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Investments in clinical redesign outpace those in financial capabilities
As bundled payments, shared savings, and capitated arrangements become increasingly common, health system executives accustomed to fee-for-service economics and operations will face a number of challenges to maintaining sufficient cash flow.
Finance leaders know they're responsible for balancing clinical and financial transformation, ensuring that risk-based contracting occurs on pace with clinical redesign efforts intended to reduce utilization and emphasize population health. But advancements in financial capabilities are falling behind.
According to our 2013 Accountable Payment Survey, only half of providers pursuing total cost of care contracts have invested in risk-contract performance analytics to project and understand financial performance under accountable payment. Without these capabilities, successful care redesign may advance an organization’s clinical mission but at the cost of predictable, sustainable margins.
Three operational imperatives for finance leaders preparing for accountable payment
Projecting financial performance
The accounting challenges under total cost of care contracts can impact providers’ ability to accurately project operating margins. As a result, bond offerings may be difficult to execute and providers may risk bond covenant violations for existing debt. Further, annual capital planning may be compromised if a portion of a health system’s operating margin is dedicated to capital investments. Providers must develop the capabilities needed to make meaningful financial projections and provide accurate insight into financial performance.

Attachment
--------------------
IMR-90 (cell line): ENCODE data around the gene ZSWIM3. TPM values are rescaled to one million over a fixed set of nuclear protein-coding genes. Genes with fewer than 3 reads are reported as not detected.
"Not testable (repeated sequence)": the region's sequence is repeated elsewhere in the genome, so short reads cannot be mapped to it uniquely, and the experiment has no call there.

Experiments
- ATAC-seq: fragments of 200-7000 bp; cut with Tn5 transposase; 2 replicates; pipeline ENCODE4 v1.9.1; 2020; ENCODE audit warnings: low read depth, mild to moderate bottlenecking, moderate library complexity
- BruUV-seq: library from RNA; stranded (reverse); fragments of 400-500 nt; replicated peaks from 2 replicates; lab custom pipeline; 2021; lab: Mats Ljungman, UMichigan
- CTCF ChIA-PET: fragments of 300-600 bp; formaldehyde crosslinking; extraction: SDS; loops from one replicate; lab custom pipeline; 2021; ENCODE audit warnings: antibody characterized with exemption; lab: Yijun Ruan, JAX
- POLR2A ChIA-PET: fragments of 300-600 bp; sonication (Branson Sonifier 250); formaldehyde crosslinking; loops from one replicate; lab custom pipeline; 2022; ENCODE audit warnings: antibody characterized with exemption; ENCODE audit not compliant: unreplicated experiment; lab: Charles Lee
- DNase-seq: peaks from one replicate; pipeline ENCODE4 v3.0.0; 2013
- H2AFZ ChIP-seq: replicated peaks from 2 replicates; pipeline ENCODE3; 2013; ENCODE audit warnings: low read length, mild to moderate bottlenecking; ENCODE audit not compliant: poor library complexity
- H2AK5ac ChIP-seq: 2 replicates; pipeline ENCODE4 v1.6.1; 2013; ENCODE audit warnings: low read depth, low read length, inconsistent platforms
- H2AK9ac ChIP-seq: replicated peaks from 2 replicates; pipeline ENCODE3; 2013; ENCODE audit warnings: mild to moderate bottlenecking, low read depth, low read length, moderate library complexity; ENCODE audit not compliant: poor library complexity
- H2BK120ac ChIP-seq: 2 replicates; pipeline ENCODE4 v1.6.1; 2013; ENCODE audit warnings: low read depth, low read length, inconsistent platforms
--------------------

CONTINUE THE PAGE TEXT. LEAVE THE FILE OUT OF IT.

Preparing for cash flow disruptions
For most health systems, the cash flow implications of delayed shared savings bonuses—at least in the short term—are likely to be relatively minimal. But, the impact on days cash on hand may be greater for contracts in which the provider is required to escrow funds to guard against potential cost overruns. Providers should also consider the cost of various clinical and financial investments necessary to succeed under risk-based contracts, which in many cases will be paid out of operating rather than capital budgets.
Negotiating favorable payer terms
As the migration of risk from payer to provider accelerates, the roles of each party, and the relationship between the two, are evolving. For providers entering risk negotiations in the near-term, securing payer support for infrastructure investments, recalibrating negotiation criteria, and standardizing contract terms across payers will be critical to contracting success.
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